It was Hodder’s performance that inspired Beuchler to cast Hodder as Jason Voorhees in The New Blood. True to form, Hodder found a way to bring his iteration of Jason “to life” by incorporating a real “heavy breathing”, heaving his shoulders and barrel chest, giving Jason more to do as he stood there large on screen. Beuchler, being a special effects guy, really had fun with the look of Jason, giving him an exposed ribcage and spine as well as a surprisingly expressive face.
Beuchler related how Hodder was always asking what he could and could not do with the makeup so as to maximize his performance. Hodder also reveled in the chance to up the ante by performing more challenging stunts, such as the aforementioned full body burn and the stunt where he falls backward and down through the stairs when the telepathic Tina hits him in the face with a hanging light.
The original stunt called for Hodder to take a tumble down the stairs, but he thought that that kind of stunt would look somewhat pedestrian for such a lumbering supernatural hulk as Jason Voorhees, so it was Hodder who proposed the backwards fall through the stairs and into the basement.
Hodder also used his incredible strength to execute one of the most iconic kills, where he takes a female camper who is writhing in her sleeping bag and whips her up against a tree. Needless to say, the crowd erupted in applause when this kill occurred during the screening of The New Blood.
Hodder went on to reprise his role in Parts 8-10, always bringing his force-of-nature-no-holds- barred performance to each iteration of Jason Voorhees.
In a strange twist of fate, Hodder was not cast as Jason in Freddy vs. Jason, which caused Hodder (and the horror community writ large) extreme anguish and incredulity. Fortunately, director Adam Green helped fill the void by offering Hodder the part of a new monster, Victor Crowley.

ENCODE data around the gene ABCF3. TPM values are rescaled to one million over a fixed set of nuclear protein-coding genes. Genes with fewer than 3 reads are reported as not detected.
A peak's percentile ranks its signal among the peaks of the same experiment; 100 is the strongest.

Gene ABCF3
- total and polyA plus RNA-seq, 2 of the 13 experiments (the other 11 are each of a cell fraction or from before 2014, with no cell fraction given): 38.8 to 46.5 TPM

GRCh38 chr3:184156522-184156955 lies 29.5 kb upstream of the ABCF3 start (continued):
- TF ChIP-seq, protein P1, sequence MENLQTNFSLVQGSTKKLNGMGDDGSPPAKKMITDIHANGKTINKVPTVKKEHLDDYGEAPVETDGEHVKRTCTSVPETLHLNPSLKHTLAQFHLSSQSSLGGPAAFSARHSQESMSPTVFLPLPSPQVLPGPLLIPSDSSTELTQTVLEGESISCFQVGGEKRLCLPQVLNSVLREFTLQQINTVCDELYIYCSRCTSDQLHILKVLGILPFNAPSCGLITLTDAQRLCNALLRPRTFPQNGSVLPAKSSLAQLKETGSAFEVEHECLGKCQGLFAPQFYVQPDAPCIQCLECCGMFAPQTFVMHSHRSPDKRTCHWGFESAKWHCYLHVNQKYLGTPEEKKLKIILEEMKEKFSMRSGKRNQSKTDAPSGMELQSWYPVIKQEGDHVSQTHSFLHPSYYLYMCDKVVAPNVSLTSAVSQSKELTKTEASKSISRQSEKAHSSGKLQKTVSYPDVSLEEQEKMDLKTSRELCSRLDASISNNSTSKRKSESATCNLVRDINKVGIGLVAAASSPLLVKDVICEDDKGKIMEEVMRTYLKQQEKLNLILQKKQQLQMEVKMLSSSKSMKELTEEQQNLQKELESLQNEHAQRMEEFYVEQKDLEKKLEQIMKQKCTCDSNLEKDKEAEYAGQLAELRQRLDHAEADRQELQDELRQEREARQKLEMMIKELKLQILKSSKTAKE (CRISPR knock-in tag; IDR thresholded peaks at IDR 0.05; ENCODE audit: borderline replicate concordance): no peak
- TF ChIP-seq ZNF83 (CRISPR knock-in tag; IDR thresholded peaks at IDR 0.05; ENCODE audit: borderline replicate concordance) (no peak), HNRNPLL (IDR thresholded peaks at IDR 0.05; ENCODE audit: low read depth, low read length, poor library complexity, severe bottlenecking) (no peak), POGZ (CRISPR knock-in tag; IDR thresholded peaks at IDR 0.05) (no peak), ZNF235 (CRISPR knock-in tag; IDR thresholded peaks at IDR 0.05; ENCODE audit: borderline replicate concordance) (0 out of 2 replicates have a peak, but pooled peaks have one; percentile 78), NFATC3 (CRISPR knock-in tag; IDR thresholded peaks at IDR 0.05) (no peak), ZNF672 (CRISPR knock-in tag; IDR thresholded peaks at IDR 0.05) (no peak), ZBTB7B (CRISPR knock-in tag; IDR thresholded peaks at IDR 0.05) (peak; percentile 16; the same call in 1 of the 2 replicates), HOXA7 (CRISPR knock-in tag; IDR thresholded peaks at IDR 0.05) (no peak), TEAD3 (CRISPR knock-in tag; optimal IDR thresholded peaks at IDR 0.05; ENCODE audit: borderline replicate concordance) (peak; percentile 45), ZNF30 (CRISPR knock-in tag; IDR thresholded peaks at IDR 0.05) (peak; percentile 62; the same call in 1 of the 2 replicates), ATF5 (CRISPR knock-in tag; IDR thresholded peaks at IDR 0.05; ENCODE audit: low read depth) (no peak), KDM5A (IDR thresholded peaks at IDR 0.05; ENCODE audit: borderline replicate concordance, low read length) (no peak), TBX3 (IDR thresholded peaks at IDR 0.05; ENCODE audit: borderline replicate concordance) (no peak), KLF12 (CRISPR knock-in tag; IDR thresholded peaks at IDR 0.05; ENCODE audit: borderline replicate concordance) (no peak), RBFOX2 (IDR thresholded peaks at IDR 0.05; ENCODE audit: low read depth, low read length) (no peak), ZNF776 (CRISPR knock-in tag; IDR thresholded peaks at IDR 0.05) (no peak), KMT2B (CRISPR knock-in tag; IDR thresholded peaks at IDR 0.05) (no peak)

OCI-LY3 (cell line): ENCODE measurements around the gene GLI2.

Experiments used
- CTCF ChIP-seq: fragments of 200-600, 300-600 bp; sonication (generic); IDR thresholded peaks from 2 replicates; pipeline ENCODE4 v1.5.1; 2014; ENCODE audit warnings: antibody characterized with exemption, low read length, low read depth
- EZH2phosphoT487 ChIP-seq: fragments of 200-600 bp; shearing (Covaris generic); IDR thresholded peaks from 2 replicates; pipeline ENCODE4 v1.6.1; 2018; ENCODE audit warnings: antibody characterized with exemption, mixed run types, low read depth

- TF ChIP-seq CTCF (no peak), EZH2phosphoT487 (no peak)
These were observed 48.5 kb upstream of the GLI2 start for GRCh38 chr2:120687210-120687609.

In To Hell and Back, Hodder related how impressed he was by the fact that Green actually had a three-film storyline already worked out for the Hatchet series prior to filming the first one. Hodder’s depiction of the backwoods swamp monster Victor Crowley thrilled audiences and firmly cemented him as a master of his blood-soaked domain.
The last act of the autobiographical film To Hell and Back lays the praise on real thick, focusing largely on Hodder’s involvement in the horror convention scene and his adoring fans. There is much discussion regarding how Hodder likes to choke people who pose for pictures with him, wrapping his meaty gloved fingers around the necks of convention goers — and despite the fact that he does actually squeeze a bit harder than most people anticipate, people absolutely love it.
Despite being in his mid-sixties, Hodder does not appear to be slowing down. He has been involved in numerous web, television and movie productions and certainly is not hurting for work. He has a loving wife and two sons and legions of fans who rush to see him both on screen and in person.
Kane Hodder is a larger-than-life figure who has finally found the strength to open up and show his humanity to the horror community and world at large, and this horror fan loves him all the more for it!